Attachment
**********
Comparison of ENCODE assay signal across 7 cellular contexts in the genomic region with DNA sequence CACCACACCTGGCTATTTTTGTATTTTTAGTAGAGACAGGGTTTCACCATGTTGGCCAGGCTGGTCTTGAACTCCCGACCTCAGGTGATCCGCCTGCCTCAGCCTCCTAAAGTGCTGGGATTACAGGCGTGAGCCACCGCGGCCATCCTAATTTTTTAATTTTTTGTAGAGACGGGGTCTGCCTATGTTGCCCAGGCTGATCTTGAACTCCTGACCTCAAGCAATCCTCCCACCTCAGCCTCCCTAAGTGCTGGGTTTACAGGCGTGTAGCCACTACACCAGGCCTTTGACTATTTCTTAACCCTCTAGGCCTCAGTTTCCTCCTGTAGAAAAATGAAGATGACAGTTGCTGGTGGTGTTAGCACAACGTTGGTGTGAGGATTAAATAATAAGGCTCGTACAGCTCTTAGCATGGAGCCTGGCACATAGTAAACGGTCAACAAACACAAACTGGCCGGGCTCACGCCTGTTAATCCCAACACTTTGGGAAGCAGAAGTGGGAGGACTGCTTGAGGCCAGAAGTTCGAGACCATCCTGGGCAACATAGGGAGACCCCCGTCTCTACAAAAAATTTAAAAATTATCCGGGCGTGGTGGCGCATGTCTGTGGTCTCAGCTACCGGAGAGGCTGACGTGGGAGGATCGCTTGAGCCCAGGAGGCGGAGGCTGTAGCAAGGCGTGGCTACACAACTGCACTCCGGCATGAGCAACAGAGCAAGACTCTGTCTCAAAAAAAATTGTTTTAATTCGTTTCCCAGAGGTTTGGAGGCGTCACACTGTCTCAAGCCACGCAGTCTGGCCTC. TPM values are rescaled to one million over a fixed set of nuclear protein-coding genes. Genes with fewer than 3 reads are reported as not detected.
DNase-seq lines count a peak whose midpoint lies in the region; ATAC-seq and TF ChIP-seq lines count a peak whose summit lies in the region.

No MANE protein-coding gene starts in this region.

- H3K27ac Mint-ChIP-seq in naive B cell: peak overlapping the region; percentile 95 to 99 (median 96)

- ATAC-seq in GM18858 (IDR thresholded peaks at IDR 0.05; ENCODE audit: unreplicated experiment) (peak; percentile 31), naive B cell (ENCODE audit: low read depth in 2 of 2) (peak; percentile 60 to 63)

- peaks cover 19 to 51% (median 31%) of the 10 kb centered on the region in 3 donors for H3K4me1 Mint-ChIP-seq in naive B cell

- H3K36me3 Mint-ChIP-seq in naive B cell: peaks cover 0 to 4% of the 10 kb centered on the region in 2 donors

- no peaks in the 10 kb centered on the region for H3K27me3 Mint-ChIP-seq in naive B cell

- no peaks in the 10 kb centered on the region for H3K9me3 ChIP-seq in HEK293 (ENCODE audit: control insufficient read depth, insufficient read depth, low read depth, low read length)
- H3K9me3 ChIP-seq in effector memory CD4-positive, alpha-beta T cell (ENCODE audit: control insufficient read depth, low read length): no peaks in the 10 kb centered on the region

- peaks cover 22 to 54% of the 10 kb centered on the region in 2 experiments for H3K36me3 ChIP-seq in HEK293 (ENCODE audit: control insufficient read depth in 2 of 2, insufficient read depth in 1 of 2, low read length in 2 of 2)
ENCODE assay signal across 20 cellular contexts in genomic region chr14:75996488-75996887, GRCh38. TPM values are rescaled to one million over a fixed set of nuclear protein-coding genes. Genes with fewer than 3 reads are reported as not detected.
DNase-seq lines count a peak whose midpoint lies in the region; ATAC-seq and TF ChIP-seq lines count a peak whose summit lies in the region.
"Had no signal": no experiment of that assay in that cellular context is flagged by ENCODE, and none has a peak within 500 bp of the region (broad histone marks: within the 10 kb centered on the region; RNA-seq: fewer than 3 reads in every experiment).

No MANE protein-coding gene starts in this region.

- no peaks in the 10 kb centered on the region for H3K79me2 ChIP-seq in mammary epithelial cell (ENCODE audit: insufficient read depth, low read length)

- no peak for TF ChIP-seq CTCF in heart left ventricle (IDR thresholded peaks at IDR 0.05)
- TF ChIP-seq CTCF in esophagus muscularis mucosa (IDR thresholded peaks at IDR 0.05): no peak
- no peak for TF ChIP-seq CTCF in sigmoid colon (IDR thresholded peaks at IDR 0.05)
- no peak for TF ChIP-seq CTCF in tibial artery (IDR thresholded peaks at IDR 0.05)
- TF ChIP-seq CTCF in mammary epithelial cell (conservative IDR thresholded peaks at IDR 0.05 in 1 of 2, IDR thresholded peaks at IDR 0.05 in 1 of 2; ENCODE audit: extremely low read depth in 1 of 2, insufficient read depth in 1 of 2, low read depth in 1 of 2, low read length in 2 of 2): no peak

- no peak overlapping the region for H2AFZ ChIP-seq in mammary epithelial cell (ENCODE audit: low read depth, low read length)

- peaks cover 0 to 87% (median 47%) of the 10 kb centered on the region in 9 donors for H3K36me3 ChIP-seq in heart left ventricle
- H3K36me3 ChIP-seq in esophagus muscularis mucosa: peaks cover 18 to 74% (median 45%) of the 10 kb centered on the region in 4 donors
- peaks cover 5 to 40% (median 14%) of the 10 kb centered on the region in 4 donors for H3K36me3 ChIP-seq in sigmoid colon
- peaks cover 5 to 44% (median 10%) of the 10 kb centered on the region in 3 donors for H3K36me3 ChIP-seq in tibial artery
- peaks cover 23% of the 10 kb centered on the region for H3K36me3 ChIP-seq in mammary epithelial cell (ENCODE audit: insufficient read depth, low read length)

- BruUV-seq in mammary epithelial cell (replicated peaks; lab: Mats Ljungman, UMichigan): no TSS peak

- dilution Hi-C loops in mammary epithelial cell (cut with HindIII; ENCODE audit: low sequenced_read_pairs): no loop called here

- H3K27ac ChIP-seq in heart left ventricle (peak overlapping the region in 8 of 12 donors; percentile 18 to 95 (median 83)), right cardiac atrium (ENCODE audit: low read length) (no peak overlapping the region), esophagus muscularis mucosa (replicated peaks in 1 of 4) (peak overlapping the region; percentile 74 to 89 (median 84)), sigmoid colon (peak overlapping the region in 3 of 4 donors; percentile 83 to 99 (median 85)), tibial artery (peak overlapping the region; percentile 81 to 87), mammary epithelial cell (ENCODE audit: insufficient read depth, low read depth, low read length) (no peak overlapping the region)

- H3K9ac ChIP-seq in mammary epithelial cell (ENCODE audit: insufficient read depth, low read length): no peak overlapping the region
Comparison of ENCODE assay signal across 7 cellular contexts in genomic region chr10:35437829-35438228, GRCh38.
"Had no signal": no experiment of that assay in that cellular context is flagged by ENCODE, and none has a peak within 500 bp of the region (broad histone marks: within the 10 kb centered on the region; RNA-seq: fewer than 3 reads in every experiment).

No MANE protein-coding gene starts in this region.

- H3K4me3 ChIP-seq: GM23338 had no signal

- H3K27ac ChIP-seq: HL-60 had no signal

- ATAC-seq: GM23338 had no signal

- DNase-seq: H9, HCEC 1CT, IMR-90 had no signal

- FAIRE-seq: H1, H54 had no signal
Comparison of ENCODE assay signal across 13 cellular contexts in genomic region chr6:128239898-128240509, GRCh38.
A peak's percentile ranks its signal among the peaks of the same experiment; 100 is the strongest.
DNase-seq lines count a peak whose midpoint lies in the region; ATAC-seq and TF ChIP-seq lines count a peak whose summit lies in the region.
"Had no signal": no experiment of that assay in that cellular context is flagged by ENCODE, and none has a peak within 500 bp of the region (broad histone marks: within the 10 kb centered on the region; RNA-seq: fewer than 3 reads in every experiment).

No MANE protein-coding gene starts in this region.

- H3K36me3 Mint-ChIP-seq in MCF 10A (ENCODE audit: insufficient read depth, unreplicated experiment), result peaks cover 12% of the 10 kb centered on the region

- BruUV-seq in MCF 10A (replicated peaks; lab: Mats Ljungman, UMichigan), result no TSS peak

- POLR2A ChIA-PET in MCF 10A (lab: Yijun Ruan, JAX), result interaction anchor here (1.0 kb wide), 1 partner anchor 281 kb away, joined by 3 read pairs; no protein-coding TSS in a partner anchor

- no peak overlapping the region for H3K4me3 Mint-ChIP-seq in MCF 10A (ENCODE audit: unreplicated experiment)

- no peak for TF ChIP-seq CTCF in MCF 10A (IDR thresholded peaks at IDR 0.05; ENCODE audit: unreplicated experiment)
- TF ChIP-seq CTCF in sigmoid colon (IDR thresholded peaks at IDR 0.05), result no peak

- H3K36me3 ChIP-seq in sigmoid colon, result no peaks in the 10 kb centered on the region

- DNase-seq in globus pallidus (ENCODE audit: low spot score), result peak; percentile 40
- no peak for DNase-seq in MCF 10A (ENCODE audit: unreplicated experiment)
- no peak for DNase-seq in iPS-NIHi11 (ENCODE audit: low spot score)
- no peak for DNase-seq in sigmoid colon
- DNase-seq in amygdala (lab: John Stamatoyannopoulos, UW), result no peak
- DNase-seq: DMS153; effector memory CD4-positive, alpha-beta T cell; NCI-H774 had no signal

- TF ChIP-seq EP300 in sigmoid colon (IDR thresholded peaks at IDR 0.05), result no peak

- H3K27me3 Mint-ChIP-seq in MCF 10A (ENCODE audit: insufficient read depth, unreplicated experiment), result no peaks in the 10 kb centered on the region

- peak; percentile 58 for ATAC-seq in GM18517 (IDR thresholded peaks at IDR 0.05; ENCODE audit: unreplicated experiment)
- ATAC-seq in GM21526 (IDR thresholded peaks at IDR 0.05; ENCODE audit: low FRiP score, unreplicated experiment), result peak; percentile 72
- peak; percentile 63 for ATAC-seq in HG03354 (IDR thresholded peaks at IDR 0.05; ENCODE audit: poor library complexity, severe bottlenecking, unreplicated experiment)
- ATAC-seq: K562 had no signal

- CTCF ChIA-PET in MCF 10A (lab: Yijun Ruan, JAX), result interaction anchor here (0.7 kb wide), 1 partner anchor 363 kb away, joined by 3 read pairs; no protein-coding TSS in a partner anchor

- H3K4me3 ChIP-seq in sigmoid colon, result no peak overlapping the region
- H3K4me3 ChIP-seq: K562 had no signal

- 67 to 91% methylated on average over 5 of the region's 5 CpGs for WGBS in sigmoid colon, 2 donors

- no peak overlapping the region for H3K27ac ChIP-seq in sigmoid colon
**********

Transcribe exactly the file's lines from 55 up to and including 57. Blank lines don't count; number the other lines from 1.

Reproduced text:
- no peak for DNase-seq in sigmoid colon
- DNase-seq in amygdala (lab: John Stamatoyannopoulos, UW), result no peak
- DNase-seq: DMS153; effector memory CD4-positive, alpha-beta T cell; NCI-H774 had no signal